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J Neurosci Methods. 1989 Feb;27(1):1-12.

How synaptic noise may affect cross-correlations.

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Playfair Neuroscience Unit, Toronto Western Hospital, University of Toronto, Canada.


The relationship between a postsynaptic potential (the 'test PSP') and the profile of the cross-correlation that it produces in a repetitively discharging mammalian motoneuron, with and without synaptic noise, has been explored by computer stimulation. In a noiseless motoneuron the cross-correlation profile represents the first derivative of PSP shape except where 'shadowing' occurs (Eqn. 1a-c). When synaptic noise is present the relationship changes. When the amplitude of spike-like 'noise PSPs' occurring at regular intervals reaches a critical value (Eqn. 2), all threshold crossings involve noise PSPs. Under these circumstances termed 'just maximally effective synaptic noise', the cross-correlation represents test PSP directly (Eqn. 3a). When the interval between noise PSPs is shortened the relationship reverts to the first differential (Eqn. 4a-c). If the amplitude of the noise PSPs is less than the critical value (Eqn. 5) the cross-correlation profile is represented in a complex way by a combination of the first derivative of the upper part and the direct representation of the lower part of the test PSP. The area of the cross-correlation peak above baseline provides the most reliable estimate of EPSP amplitude in a noiseless motoneuron (Eqn. 6a). This area may fall to half for the same triangular test EPSP in the presence of just maximally effective synaptic noise (Eqn. 7a). In general, the presence of synaptic noise leads to underestimation of EPSP amplitude. These general principles remain valid for physiological noise consisting of randomly occurring EPSPs and allow certain experimental findings in cat motoneurons to be understood.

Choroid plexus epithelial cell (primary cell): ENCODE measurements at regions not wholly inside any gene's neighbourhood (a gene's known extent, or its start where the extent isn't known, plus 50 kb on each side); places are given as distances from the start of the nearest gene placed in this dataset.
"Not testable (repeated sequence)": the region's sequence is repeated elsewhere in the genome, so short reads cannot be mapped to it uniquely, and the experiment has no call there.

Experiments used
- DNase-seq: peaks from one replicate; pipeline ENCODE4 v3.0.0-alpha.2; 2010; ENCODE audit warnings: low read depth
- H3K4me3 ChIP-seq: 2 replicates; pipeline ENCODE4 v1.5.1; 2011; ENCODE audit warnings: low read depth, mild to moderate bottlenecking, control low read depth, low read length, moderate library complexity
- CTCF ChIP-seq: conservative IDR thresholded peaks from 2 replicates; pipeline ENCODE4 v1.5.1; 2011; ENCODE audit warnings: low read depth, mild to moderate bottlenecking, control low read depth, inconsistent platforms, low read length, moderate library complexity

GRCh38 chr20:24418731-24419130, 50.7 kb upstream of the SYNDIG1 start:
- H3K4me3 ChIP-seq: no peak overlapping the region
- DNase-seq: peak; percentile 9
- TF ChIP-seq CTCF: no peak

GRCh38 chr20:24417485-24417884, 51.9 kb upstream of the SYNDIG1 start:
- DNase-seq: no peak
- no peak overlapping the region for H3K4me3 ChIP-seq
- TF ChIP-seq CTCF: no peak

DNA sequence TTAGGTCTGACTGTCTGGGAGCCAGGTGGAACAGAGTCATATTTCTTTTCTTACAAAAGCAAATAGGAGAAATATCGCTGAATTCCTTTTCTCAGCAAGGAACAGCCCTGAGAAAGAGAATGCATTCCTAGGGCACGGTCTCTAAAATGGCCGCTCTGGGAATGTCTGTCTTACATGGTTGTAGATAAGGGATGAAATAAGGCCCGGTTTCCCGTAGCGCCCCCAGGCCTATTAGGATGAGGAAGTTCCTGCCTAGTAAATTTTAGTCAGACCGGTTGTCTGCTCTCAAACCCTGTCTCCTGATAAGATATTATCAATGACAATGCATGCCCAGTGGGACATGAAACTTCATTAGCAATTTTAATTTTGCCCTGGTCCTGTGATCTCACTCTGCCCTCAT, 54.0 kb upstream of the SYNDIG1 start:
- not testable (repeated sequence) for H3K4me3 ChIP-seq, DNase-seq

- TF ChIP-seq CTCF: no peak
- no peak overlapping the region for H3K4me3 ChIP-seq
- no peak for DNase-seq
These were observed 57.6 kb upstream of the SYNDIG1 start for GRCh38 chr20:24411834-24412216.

[Indexed for MEDLINE]

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